Seeds of Empire Book Review

 Seeds of Empire Book Review


Institutional Affiliation

Seeds of Empire Book Review

1. In the introduction, Walter Johnson explains that his focus in this book will be on the New Orleans slave market (and slave pens). Why? What does he think we can learn about slavery by studying a slave market?

Walter chooses to focus on the New Orleans Slave market since he discovers something peculiar about the market. Individuals participating in the trade could easily mix language and values associated with paternalism and commercialism. Unlike ancient Europeans, they saw no need to engaging conflict with their modern business practices, thus attracting the Author. In studying a slave market, the Author mentions that we can learn about the history of the trade and political game involved in it.

2. How did the ban on the international slave trade in 1808 impact the buying and selling of enslaved African Americans in the United States?

The ban impacted the buying and selling of Africans Americans in that importation of slaves was restricted. The law took effect, but still, the trade continued illegally to 1998.

3. How large was the domestic slave trade? Both interstate and local sales.

Domestically, the slave trade was estimated to have affected more than one million African Americans who were being transferred from one state to the other. Among the affected upper south states, including North Carolina, Kentucky, Virginia, Maryland, Delaware, and extended to the Deep South of the western territories. Sales took place in all the mentioned signatories.

4. What does Johnson mean when he says that the project takes the form of “a thrice-told tale”? Explain.

He meant that the slave trade assumed the position of tale that can be narrated from three different perspectives and still pass across similar thematic concerns. For instance, the systematic brutality can be traced back to the perspective of the demographic needs can be terminated with one accord by the resistance realized therein. Again, the bargaining power involved along with individuals’ perception of goods and also the pricing strategy applied.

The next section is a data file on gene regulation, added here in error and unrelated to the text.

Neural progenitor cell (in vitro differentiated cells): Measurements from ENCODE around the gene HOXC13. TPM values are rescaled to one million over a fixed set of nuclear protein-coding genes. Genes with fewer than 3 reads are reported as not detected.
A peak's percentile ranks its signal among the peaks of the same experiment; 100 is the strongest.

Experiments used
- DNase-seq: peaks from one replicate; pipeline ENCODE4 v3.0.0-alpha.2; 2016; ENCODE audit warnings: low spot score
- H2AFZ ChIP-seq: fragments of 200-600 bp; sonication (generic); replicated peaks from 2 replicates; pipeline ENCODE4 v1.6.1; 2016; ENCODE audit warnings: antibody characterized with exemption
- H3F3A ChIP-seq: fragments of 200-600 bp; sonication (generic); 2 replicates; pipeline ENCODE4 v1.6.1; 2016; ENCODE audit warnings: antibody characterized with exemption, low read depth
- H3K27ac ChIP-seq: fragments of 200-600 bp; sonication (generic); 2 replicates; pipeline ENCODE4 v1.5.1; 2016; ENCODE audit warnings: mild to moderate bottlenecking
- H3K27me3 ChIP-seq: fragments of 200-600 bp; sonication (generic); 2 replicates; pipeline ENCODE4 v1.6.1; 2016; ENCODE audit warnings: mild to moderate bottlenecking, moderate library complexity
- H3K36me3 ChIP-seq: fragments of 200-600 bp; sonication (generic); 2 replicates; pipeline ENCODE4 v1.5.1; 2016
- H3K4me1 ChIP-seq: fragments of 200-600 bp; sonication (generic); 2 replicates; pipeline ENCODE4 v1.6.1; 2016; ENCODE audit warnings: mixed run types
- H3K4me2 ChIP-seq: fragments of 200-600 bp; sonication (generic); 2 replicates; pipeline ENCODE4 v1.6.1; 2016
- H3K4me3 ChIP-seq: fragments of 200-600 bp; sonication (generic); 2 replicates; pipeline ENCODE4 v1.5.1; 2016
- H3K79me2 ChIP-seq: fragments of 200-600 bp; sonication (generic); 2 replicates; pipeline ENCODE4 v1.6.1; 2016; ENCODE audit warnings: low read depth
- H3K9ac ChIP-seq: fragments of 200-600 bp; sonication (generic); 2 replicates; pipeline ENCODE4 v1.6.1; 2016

5. What four primary sources does Johnson rely on to tell the story?

He relies upon slave narratives expounded on by the visitors who frequented southern parts. Again, he was relying on information from the two hundred slave cases that went ahead of the Supreme Court. Moreover, he was pegging his hopes on letters by the slaveholders and sales record obtained from the trading activities.

6. In chapter one, Johnson describes the “Chattel Principle.” What was it?

            The chattel principle was an analogy indicating that the identity of a slave trade could change quickly, like their price in the market. Slaves were trained to consider their body as an entity with a particular value attached.

7.  How did slave owners and enslaved African Americans view/experience the chattel principle differently?

            To the slave owners, they viewed a slave market as a restricted area since it was holding valuable human species. The chattel principle made them stigmatize the traders, thus posing some contest on the appropriate price to settle for. Dually slaves were resistant to the chattel principle since they invoked havoc by either running away. Slave owners were forced to negotiate as an approach to ascertain paternalism.

8. The early part of chapter two, “Between the Prices,” is principally about slave traders? What does the title of the chapter mean (see page 57)?

            The title of the chapter indicates that slave traders were merely speculators who held other secondary occupations and utilized human trade as a second option. The connections made by the slaves during their enclosure created an informed sense of community. Auctioneers were able to survive out of slave trading. Traders had initial and final price for all slaves for buying and selling.

9. In the section, “The Slave Community in the Slave Trade” (chapter two), how did enslaved African Americans again try to shape the trade and their sale?

African Americans formed a relationship with fellow slaves and avoided battles that could tear them apart. All along, they deepened their relationship by singing songs that could strengthen their relationship and built cultures as a platform to share common values.

10. Chapter three examines slave owners’ mental projections about the purchase and treatment of their slaves and what it might mean about the owners themselves. So, on page 79, Johnson opens a section about male buyers/owners and the way they viewed slave sales and slave ownership. “In the same way that a single automobile today might have vastly different personal meaning to a teenager, a wealthy suburban lawyer, or an isolated elderly person, in the nineteenth century, agricultural slaves (and their produce) had vastly different meanings to the white men of the South.” What were some of those meanings?

Rhetoric and cultural meanings were some of the meanings that were diverse to the white men. They allowed the individuals to hold slaves to downplay their chances of gaining form human trade.

11. How did white men try to shape their household through the slave market (section begins page 89)? What role did white women play? How did they shape their visions of slavery?

            The white who occupied the position of slave owners intended to shape their household by gaining much from the coffee firms as compared to the price utilized in buying slaves. White women assumed equal possession of slaves as it was to their master. They were willing to shape a narrative of banking on their own based on the daily earnings.

12. Several different types of slave purchasers are discussed in the section “paying for mastery” (page 102). Discuss two types and explain what they hoped to purchase through the slave sale.